Johanna Shapiro, Ph.D.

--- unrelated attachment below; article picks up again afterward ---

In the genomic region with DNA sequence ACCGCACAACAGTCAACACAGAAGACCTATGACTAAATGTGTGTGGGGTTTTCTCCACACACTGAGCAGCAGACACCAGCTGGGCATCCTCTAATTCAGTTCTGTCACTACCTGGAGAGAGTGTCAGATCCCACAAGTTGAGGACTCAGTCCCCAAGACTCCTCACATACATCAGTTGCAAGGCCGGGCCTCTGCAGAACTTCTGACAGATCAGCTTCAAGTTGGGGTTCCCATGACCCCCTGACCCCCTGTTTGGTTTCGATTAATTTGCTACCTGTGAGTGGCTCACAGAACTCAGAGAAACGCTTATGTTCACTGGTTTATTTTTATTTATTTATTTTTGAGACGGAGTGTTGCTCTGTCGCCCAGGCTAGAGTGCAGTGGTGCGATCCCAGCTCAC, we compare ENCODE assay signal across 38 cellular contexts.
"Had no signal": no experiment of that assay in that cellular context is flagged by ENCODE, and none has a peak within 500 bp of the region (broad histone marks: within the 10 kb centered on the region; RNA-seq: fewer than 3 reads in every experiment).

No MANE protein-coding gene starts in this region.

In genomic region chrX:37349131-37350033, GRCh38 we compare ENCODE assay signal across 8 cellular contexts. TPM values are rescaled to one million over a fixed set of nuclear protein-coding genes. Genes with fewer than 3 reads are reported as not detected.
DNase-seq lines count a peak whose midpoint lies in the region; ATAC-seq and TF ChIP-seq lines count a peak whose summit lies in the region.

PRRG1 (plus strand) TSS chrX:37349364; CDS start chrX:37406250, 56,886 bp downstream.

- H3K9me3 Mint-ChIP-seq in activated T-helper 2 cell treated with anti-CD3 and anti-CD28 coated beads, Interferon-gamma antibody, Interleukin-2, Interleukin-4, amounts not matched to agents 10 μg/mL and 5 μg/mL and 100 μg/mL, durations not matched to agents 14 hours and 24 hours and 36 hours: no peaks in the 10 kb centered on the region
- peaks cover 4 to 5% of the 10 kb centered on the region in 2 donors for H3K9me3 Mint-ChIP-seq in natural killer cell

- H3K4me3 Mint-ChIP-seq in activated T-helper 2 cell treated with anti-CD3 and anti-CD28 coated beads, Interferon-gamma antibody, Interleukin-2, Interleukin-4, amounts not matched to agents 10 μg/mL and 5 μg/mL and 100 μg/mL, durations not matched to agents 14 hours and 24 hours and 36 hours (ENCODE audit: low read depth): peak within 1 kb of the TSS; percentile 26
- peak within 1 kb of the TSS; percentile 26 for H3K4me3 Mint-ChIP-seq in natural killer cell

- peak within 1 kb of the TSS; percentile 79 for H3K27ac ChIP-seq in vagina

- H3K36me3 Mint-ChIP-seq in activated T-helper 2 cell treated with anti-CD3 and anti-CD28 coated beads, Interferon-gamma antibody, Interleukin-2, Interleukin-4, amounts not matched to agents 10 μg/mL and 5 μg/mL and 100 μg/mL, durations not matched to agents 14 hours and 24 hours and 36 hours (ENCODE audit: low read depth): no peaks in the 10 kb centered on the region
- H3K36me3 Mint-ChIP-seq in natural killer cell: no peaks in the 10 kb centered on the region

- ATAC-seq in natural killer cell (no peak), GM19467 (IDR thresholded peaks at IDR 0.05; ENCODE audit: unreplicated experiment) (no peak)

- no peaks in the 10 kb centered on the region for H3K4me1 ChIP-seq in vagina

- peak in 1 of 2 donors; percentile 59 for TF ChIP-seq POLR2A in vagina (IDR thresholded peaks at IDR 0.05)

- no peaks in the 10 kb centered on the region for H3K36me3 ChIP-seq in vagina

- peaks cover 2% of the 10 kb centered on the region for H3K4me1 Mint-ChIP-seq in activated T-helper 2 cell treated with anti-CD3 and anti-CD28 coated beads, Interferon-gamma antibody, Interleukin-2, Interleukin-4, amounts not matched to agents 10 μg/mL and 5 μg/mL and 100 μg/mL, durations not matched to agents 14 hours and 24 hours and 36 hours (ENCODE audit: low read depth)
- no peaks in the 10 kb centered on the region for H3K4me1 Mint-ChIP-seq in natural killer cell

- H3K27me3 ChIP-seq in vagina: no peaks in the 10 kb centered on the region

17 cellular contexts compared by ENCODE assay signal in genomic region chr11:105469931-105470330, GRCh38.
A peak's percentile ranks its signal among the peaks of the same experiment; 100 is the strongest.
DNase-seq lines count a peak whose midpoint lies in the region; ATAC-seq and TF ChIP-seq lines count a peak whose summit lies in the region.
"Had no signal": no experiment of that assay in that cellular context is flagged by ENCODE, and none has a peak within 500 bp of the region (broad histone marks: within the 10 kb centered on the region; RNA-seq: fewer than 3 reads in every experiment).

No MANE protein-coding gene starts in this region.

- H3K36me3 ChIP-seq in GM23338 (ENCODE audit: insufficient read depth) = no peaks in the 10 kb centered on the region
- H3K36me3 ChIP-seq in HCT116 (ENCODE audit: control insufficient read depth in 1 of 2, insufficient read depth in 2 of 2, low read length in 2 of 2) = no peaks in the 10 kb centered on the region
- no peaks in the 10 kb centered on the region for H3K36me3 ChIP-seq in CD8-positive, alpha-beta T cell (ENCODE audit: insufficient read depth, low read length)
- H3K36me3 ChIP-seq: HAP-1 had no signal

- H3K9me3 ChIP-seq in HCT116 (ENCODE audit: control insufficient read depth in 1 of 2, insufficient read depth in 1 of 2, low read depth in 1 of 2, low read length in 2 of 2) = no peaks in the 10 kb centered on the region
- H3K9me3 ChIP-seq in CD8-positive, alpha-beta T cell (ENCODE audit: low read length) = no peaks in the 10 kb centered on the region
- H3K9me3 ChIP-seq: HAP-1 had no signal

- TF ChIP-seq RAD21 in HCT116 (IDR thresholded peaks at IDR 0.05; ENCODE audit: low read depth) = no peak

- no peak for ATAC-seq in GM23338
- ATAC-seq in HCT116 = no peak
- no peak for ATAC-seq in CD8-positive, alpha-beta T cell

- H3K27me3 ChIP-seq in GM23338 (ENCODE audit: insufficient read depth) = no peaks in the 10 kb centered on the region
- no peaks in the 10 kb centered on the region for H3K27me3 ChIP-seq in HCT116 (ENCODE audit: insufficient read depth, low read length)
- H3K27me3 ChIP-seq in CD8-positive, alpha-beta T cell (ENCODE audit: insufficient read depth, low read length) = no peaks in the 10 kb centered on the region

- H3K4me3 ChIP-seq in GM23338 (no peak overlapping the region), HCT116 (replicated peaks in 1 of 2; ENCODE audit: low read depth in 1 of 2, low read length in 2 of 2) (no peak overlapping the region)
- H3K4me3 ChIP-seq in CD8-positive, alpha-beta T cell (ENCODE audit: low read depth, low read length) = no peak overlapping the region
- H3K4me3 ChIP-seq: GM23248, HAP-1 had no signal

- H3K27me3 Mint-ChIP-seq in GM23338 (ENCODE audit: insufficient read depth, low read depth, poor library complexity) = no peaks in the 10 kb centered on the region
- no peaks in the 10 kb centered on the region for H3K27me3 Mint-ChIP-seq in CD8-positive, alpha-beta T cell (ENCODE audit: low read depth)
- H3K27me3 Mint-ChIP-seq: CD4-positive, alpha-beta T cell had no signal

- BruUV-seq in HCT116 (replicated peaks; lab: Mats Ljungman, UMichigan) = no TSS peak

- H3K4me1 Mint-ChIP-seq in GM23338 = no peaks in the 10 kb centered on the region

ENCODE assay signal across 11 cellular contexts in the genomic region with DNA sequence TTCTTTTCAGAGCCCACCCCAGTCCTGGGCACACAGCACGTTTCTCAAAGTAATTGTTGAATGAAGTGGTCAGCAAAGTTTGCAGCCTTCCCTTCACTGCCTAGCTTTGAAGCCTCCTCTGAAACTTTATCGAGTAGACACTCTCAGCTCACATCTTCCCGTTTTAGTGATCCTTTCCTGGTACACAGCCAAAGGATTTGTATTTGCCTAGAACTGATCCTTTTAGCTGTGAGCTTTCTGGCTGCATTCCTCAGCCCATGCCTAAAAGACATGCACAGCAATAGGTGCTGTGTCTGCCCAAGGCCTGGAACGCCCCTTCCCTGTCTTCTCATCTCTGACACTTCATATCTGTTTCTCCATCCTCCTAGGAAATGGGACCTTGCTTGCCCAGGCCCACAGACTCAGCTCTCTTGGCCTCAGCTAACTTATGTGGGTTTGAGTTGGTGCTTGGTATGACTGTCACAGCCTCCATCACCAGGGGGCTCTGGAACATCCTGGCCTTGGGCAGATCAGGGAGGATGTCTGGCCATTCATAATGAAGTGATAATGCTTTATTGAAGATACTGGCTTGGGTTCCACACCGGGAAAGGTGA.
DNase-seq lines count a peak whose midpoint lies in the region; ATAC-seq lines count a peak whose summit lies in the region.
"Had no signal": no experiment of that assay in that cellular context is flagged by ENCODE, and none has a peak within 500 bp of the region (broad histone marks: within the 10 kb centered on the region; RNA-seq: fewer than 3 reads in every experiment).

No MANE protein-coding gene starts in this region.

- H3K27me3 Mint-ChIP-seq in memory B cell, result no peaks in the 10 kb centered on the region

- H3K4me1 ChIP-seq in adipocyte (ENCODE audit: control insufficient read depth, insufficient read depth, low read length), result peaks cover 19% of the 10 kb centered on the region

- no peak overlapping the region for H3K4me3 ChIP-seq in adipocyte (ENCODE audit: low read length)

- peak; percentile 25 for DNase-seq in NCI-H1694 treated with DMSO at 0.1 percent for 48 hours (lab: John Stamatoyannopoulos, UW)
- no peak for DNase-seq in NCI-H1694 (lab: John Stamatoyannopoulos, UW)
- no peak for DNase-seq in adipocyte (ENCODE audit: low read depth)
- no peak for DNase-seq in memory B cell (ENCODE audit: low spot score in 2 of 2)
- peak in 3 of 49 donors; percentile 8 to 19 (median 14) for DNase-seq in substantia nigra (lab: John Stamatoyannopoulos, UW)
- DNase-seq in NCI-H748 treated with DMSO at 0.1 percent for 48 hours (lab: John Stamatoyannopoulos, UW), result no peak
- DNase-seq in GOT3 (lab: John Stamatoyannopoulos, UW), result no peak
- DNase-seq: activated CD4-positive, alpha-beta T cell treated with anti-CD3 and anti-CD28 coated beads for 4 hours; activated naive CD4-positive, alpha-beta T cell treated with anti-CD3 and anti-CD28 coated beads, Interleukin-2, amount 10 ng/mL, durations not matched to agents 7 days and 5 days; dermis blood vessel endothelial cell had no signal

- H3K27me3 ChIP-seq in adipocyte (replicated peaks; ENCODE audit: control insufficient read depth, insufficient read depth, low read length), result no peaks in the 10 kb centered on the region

It is often argued that medical humanities, including literature and poetry, can help encourage attitudes of compassion , connection and empathy in patient care. Compassion is distinguished from empathy (a cognitive and affective experience) by its emphasis on action in response to another’s suffering. Empathy provides the essential soil for such action through its capacity for understanding (as opposed to just pitying or feeling sympathy for) another’s suffering. Yet empathy has also been criticized because of the difficulty of entering fully into another’s perspective; and for its selective manifestations (i.e., certain patients generate empathy more easily than others in healthcare professionals).